HL Deb 23 June 1874 vol 220 cc289-92

said, that when he recently called the attention of Her Majesty's Government to the very great mortality of pauper children in the St. Pancras Union, he referred to the question of Union district schools. In moving for the Return of which he had given Notice, his object was to ask the attention of their Lordships to the comparative advantages of Union schools—especially district Union schools—and the system of boarding out pauper children. He was aware that information on this subject had at different times been laid on the Table of the House; more especially since the Order bearing on this question issued by Mr. Goschen, when President of the Poor Law Board, in the year 1870. The object of that Order was to enable Boards of Guardians to place out orphans and deserted children beyond the limits of the Union. Previous to this, it had been competent for Board of Guardians to place out these children only within the limits of the Union. It should be observed that these regulations applied only to orphans and deserted children; but although it was computed that there were upwards of 20,000 pauper children of this class in England and Wales, it appeared that not more than 2,500 were boarded out. In 47 Unions in England and Wales, in the year 1873, where the system of boarding out children was adopted, the Guardians, with very few exceptions, expressed satisfaction at the results, and thence it might be inferred that it was from the want of encouragement and support that the practice was not more general. It would doubtless very materially assist if the views of the Local Government Board were better known, and if Boards of Guardians were put in possession of facts founded upon the experience which had been acquired. It had been found that the evils arising from the massing together of children, and especially of pauper children—not always the most healthy—were very great. He had an instance before him of a case which had occurred in the Kingston (Surrey) Union—he believed in the year 1872. The Board of Guardians sent some of the children to the district schools at Penge; but they reported that the result was most unsatisfactory. They did not find fault with the arrangements at Penge, but they gave as their opinion—he believed these were the words—that it was "the natural consequence of massing together so large a number of children of the pauper class;" and it was further stated that "many of the children who had been sent to the Penge district school healthy and strong returned in a deplorable state to their homes after a few weeks stay at the school, suffering from ophthalmia and cutaneous diseases." The Board of Guardians afterwards tried the boarding out system with success. It had also been recently stated, with reference to the large school at Anerley, that the Croydon Board of Guardians had had great difficulties to contend with in consequence of persistent ophthalmia affecting the children. There were many other instances of the evils in a sanitary point of view of bringing together large numbers of children. He might here mention that this system of boarding out children received the sanction of the late President of the Local Government Board (Mr. Stansfeld) in 1873. That right hon. Gentleman said— The reports which we have received on the children generally are favourable as to their health, appearance, and management, and exhibit a satisfactory result in this respect of the system of boarding out orphan and deserted pauper children under the immediate supervision of committees who voluntarily undertake the duty. Then, as regarded the moral aspect of the question, he should desire to say one word. It was, unhappily, a certain fact that a Union-house education exercised a very injurious influence upon the future moral and social character of the children. He had before him a reliable statement to the effect that in one instance out of 80 girls educated in a Union school, scarcely one escaped moral degradation in after life, and he feared it was not a solitary instance. It could not be doubted that these evils would be greatly-mitigated if orphan and deserted children were placed under the bettor influences of home and domestic life. Then, with reference to the question as affecting the ratepayers, it could not, he believed, be shown that the ratepayers derived any advantage from having large Union or district schools. The subject was recently discussed at the Lancashire Sessions at Preston, and it appeared that the cost of each child at the Swinton District School, near Manchester—stated to be one of the best of the class—was 6s. 4d. a week, and at the Leeds Schools 7s. 7d.; whereas in England the average on the boarding out system seemed to be about 5s., and in Scotland, where it was very general, it did not much exceed 3s. 6d. or 4s. Similar facts, he believed, had appeared in Returns made to the Local Government Board, showing that the average cost of a child in a district school was nearly 10s. a week, and that on the boarding out system it did not exceed 5s. This system, which had prevailed in Scotland for many years, had been attended with great success. There it was not confined to orphans and deserted children only, and it was stated that upwards of 7,000 were placed out to be boarded and taken care of. Mr. Henley, in a Report to the Poor Law Board in the year 1870, on this system as practised in Scotland, said— Boarded out children certainly acquire a more robust constitution, and apparently greater mental activity, than children reared in an ordinary workhouse, and these two points strike at the very root of pauperism, as the majority who fall upon the rates do so from mental or physical weakness. He ventured to think that the facts to which he had thus briefly referred, which were only a few out of many, would recommend the system to more general adoption if the advantages in a physical, moral, and economical point of view were better known, and if it was more fully sanctioned by the Local Government Board.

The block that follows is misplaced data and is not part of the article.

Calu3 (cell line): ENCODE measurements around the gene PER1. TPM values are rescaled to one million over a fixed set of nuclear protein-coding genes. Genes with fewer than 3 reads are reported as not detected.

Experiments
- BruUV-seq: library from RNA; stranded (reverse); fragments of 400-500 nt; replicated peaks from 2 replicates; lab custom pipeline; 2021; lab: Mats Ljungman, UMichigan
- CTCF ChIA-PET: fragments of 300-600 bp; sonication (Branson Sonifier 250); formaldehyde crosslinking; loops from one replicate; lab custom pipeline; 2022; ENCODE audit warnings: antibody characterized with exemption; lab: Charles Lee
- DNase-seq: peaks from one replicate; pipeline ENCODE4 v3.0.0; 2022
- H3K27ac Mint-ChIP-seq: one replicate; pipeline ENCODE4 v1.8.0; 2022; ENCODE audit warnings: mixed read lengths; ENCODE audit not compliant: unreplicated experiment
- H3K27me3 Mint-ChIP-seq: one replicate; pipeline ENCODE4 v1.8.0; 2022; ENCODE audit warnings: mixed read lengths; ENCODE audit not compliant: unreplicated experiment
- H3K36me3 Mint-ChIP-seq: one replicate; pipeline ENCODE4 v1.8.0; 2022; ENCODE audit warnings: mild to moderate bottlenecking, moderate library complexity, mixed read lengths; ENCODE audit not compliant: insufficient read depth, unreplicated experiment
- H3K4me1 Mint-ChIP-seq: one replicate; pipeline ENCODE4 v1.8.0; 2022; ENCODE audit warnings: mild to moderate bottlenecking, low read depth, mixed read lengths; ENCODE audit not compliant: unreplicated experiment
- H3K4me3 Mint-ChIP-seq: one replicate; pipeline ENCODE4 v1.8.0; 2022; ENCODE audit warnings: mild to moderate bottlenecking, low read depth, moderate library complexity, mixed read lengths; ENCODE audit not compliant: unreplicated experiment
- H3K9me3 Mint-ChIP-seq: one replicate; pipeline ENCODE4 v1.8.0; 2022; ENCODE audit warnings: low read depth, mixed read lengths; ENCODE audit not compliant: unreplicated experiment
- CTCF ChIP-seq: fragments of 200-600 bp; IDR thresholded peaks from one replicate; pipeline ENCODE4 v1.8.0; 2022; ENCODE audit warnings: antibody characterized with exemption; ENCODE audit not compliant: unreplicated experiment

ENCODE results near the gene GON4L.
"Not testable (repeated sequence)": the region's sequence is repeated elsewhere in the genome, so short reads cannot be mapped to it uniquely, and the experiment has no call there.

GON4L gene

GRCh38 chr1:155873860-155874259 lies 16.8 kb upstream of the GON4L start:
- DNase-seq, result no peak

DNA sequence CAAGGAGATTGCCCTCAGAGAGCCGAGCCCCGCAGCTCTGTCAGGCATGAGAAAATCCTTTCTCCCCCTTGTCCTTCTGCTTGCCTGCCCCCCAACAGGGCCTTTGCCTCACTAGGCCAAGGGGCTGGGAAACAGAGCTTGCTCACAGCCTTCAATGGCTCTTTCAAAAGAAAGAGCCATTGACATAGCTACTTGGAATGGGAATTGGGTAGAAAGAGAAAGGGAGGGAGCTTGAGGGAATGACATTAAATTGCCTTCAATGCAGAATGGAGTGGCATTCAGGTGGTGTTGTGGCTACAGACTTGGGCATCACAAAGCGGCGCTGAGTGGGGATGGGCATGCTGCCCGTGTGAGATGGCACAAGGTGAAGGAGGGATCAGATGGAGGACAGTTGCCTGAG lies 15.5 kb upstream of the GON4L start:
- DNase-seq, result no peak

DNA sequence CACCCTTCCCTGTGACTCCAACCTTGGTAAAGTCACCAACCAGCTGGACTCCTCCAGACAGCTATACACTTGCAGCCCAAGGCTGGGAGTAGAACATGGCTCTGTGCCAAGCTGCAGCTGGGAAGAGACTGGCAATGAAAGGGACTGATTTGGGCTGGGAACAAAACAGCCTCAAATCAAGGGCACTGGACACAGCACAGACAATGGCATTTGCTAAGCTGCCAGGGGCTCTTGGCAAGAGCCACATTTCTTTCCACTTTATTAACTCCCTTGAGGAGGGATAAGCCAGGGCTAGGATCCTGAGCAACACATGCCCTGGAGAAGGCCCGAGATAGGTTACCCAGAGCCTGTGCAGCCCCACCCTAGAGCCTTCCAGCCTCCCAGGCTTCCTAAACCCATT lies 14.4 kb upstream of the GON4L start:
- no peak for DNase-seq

Moved, That there be laid before the House— Return of the number of orphan and deserted pauper children boarded-out on 1st of July 1874 in different Unions in England and Wales, distinguishing those boarded-out under the regulations of the Local Government Board from those placed out within the Union but not under those regulations; also the number on the same day of pauper children in each of the district schools at Anerley and Hanwell, showing in both cases the average cost per week of each child to the ratepayers; and also a statement showing the average cost per week of a pauper maintained in a workhouse in the Metropolis and also in the other Unions in England and Wales.—(The Earl De La Warr.)


said, there was no objection to the production of the Return moved for his noble Friend. He thought, however, that his noble Friend was mistaken as to the scope of the last of the Acts relating to the boarding out of children. Under the provisions of that Act all children charged on the rates, except the children of able-bodied paupers, might be boarded out. His noble Friend recommended the boarding-out system as being economical as well as possessing the other advantages which he had described it as possessing. The Guardians throughout the country were not in general slow to avail themselves of what would effect a saving, and he did not think it likely that they would have overlooked that consideration in this case.

Motion agreed to.